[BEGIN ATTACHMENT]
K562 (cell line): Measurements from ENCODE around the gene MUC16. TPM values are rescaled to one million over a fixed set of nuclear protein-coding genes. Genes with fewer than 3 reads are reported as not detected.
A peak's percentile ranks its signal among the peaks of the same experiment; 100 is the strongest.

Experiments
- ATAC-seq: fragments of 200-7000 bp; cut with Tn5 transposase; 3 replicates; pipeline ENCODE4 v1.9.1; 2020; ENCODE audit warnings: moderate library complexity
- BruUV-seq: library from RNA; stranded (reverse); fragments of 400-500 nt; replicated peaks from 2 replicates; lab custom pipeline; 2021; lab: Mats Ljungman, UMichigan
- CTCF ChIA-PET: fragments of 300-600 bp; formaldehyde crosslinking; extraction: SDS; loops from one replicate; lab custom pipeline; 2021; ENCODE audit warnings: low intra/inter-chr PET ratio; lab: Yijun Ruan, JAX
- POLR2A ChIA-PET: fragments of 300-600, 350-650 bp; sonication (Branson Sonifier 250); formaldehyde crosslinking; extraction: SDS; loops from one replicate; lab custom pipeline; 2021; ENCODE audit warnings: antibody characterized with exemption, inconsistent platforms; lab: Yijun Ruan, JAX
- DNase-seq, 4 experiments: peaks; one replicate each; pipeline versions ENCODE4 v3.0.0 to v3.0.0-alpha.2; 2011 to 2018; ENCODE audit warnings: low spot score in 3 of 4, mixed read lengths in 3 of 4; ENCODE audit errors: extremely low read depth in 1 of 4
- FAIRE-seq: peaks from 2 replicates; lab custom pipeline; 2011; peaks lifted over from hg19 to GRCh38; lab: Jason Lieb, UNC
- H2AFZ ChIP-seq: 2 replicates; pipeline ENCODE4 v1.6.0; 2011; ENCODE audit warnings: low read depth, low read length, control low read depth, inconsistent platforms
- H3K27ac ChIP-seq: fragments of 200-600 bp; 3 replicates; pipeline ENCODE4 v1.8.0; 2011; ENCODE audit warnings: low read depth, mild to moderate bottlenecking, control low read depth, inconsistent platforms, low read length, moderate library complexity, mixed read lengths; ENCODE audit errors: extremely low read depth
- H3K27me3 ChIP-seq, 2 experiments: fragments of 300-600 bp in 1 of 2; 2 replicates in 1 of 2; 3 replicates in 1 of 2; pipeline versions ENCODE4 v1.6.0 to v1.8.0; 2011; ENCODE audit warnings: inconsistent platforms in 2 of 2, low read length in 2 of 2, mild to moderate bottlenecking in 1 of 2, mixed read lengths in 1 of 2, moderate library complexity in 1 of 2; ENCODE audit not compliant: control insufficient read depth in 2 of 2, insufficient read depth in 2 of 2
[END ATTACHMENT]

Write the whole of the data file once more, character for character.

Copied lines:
K562 (cell line): Measurements from ENCODE around the gene MUC16. TPM values are rescaled to one million over a fixed set of nuclear protein-coding genes. Genes with fewer than 3 reads are reported as not detected.
A peak's percentile ranks its signal among the peaks of the same experiment; 100 is the strongest.

Experiments
- ATAC-seq: fragments of 200-7000 bp; cut with Tn5 transposase; 3 replicates; pipeline ENCODE4 v1.9.1; 2020; ENCODE audit warnings: moderate library complexity
- BruUV-seq: library from RNA; stranded (reverse); fragments of 400-500 nt; replicated peaks from 2 replicates; lab custom pipeline; 2021; lab: Mats Ljungman, UMichigan
- CTCF ChIA-PET: fragments of 300-600 bp; formaldehyde crosslinking; extraction: SDS; loops from one replicate; lab custom pipeline; 2021; ENCODE audit warnings: low intra/inter-chr PET ratio; lab: Yijun Ruan, JAX
- POLR2A ChIA-PET: fragments of 300-600, 350-650 bp; sonication (Branson Sonifier 250); formaldehyde crosslinking; extraction: SDS; loops from one replicate; lab custom pipeline; 2021; ENCODE audit warnings: antibody characterized with exemption, inconsistent platforms; lab: Yijun Ruan, JAX
- DNase-seq, 4 experiments: peaks; one replicate each; pipeline versions ENCODE4 v3.0.0 to v3.0.0-alpha.2; 2011 to 2018; ENCODE audit warnings: low spot score in 3 of 4, mixed read lengths in 3 of 4; ENCODE audit errors: extremely low read depth in 1 of 4
- FAIRE-seq: peaks from 2 replicates; lab custom pipeline; 2011; peaks lifted over from hg19 to GRCh38; lab: Jason Lieb, UNC
- H2AFZ ChIP-seq: 2 replicates; pipeline ENCODE4 v1.6.0; 2011; ENCODE audit warnings: low read depth, low read length, control low read depth, inconsistent platforms
- H3K27ac ChIP-seq: fragments of 200-600 bp; 3 replicates; pipeline ENCODE4 v1.8.0; 2011; ENCODE audit warnings: low read depth, mild to moderate bottlenecking, control low read depth, inconsistent platforms, low read length, moderate library complexity, mixed read lengths; ENCODE audit errors: extremely low read depth
- H3K27me3 ChIP-seq, 2 experiments: fragments of 300-600 bp in 1 of 2; 2 replicates in 1 of 2; 3 replicates in 1 of 2; pipeline versions ENCODE4 v1.6.0 to v1.8.0; 2011; ENCODE audit warnings: inconsistent platforms in 2 of 2, low read length in 2 of 2, mild to moderate bottlenecking in 1 of 2, mixed read lengths in 1 of 2, moderate library complexity in 1 of 2; ENCODE audit not compliant: control insufficient read depth in 2 of 2, insufficient read depth in 2 of 2